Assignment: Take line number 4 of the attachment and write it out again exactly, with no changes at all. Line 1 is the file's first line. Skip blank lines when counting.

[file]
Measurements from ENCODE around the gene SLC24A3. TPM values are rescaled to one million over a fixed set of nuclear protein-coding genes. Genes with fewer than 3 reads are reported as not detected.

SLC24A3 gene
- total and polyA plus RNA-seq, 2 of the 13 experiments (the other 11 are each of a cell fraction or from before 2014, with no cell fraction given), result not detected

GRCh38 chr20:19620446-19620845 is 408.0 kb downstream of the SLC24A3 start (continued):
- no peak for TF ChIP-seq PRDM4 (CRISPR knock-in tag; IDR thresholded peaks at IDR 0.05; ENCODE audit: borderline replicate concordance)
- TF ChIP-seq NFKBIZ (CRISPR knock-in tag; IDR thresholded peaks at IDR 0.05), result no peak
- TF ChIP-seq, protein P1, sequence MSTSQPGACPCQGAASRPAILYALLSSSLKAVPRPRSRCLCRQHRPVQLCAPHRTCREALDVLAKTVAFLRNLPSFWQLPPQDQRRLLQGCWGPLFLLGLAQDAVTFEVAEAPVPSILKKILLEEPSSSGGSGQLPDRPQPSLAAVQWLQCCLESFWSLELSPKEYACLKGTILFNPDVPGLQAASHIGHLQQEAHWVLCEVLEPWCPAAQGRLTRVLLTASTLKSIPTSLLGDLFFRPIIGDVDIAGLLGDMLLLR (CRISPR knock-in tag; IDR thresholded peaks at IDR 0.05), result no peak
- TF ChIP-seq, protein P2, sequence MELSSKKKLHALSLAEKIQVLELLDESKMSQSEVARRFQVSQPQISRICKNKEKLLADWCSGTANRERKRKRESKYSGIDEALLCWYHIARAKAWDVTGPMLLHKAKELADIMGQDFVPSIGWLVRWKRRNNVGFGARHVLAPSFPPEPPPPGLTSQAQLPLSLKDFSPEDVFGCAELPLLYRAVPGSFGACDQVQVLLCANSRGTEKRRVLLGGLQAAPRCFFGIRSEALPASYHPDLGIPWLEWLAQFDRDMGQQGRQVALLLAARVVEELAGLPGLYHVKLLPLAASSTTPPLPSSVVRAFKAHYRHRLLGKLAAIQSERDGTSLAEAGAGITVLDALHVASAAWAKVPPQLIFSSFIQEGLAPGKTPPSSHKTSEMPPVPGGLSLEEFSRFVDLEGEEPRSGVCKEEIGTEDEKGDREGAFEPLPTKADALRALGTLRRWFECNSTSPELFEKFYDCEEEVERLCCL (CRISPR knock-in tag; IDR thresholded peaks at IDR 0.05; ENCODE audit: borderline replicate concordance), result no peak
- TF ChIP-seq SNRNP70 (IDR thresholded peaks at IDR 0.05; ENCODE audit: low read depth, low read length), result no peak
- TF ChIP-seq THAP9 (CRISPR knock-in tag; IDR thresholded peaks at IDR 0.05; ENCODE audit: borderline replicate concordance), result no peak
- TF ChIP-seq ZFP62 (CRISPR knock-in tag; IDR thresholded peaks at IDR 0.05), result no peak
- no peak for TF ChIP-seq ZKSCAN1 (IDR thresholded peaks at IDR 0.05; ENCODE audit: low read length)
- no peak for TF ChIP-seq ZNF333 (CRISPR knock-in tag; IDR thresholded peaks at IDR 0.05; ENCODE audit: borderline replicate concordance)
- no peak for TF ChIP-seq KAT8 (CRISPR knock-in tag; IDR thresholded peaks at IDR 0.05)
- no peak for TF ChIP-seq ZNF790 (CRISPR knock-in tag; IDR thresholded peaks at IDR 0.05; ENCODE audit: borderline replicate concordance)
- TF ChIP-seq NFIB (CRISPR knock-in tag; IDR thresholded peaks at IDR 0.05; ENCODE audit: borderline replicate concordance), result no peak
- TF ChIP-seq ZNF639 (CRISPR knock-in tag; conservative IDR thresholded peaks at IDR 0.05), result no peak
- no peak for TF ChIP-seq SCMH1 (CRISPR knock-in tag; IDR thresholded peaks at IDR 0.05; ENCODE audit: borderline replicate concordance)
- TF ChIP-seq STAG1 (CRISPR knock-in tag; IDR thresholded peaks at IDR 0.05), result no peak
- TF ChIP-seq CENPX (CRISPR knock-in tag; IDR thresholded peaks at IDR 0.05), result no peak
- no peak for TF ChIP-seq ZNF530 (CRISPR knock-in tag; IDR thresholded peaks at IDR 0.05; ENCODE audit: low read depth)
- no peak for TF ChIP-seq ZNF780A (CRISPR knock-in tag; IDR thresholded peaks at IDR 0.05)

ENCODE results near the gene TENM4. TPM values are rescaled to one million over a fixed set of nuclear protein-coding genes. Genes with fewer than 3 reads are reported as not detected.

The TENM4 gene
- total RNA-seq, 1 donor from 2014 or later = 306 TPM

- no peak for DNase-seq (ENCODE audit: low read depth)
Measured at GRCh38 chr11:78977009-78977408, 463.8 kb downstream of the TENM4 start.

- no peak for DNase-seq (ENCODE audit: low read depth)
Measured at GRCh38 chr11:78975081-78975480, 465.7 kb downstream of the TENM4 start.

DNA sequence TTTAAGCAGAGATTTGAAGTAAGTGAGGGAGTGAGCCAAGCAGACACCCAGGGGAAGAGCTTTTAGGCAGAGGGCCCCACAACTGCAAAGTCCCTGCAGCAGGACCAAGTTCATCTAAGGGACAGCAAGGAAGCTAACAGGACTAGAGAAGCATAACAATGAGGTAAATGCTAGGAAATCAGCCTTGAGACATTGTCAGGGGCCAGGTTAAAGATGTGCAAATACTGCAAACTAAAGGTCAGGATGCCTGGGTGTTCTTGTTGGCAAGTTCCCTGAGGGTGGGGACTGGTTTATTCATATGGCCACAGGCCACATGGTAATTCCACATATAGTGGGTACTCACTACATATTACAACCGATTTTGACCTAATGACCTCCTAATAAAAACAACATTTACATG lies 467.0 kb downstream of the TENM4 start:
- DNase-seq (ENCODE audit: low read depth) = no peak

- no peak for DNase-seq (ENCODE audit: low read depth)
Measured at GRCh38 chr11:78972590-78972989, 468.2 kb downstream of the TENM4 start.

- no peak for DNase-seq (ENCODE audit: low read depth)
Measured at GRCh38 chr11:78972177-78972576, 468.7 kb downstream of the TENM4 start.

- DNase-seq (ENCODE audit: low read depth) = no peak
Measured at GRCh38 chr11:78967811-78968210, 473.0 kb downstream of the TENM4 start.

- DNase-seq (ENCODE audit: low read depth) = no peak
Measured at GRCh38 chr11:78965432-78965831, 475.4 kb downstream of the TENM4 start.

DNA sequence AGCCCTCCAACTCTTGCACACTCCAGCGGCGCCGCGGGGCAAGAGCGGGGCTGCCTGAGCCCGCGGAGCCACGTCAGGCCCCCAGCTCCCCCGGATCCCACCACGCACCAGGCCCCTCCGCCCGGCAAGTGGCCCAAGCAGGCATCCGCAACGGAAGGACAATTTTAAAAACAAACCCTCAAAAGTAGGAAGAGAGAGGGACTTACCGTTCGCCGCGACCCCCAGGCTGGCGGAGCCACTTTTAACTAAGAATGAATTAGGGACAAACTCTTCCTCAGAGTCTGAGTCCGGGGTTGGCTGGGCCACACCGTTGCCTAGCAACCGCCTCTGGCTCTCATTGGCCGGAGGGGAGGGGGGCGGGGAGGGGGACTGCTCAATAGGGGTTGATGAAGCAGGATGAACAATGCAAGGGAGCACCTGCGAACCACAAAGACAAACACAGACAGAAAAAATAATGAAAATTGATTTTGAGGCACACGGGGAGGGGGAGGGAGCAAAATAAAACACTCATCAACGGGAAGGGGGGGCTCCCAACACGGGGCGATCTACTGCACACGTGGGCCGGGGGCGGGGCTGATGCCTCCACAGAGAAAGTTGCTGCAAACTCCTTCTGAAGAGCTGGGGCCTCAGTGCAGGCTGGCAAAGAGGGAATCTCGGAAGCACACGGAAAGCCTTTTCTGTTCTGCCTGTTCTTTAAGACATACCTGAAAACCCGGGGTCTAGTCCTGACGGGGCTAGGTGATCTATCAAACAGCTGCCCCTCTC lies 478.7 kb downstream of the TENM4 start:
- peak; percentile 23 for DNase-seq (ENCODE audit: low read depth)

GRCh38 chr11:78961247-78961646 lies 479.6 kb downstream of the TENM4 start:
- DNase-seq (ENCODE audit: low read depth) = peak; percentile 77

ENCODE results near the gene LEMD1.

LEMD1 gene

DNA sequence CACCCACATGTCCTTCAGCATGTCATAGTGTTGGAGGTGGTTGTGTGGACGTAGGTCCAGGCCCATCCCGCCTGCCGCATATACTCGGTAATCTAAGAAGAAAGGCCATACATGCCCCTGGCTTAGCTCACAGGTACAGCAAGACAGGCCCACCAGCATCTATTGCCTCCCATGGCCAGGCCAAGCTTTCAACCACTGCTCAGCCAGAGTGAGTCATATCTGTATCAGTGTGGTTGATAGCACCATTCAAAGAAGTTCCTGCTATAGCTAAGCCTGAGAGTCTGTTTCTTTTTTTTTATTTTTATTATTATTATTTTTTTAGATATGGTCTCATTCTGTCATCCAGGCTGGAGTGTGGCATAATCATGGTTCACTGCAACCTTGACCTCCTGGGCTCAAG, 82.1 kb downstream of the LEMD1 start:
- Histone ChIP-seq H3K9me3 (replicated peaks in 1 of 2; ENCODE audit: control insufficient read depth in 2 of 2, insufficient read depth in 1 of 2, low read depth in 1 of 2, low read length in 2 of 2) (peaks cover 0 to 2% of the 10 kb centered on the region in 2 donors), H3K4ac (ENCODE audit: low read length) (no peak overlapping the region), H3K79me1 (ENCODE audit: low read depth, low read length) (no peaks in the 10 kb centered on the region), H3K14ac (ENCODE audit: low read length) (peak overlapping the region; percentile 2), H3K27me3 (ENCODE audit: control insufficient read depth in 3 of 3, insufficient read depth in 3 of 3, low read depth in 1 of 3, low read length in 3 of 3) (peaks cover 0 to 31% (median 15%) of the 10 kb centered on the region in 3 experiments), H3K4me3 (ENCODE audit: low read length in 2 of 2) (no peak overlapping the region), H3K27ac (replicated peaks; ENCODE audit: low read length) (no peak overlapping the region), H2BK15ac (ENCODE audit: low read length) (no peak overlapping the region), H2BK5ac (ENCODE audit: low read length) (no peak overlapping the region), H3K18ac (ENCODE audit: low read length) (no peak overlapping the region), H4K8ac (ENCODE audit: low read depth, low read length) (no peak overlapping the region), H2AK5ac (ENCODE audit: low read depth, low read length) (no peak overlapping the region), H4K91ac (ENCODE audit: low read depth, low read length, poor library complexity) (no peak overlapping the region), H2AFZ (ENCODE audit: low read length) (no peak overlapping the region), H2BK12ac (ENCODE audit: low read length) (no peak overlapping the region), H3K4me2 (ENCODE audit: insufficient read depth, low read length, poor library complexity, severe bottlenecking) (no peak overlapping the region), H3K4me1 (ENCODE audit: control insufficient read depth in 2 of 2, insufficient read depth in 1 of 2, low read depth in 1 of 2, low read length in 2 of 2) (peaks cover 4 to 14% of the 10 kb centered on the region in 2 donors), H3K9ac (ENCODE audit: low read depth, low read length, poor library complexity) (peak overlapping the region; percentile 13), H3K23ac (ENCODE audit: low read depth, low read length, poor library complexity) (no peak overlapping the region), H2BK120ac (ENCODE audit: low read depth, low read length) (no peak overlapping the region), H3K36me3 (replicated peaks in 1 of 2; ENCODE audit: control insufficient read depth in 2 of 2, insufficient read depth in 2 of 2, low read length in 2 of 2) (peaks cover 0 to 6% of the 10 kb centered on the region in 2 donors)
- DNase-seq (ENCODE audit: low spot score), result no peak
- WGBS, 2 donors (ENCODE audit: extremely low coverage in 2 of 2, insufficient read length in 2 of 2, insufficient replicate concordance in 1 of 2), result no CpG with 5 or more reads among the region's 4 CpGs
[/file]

GRCh38 chr20:19620446-19620845 is 408.0 kb downstream of the SLC24A3 start (continued):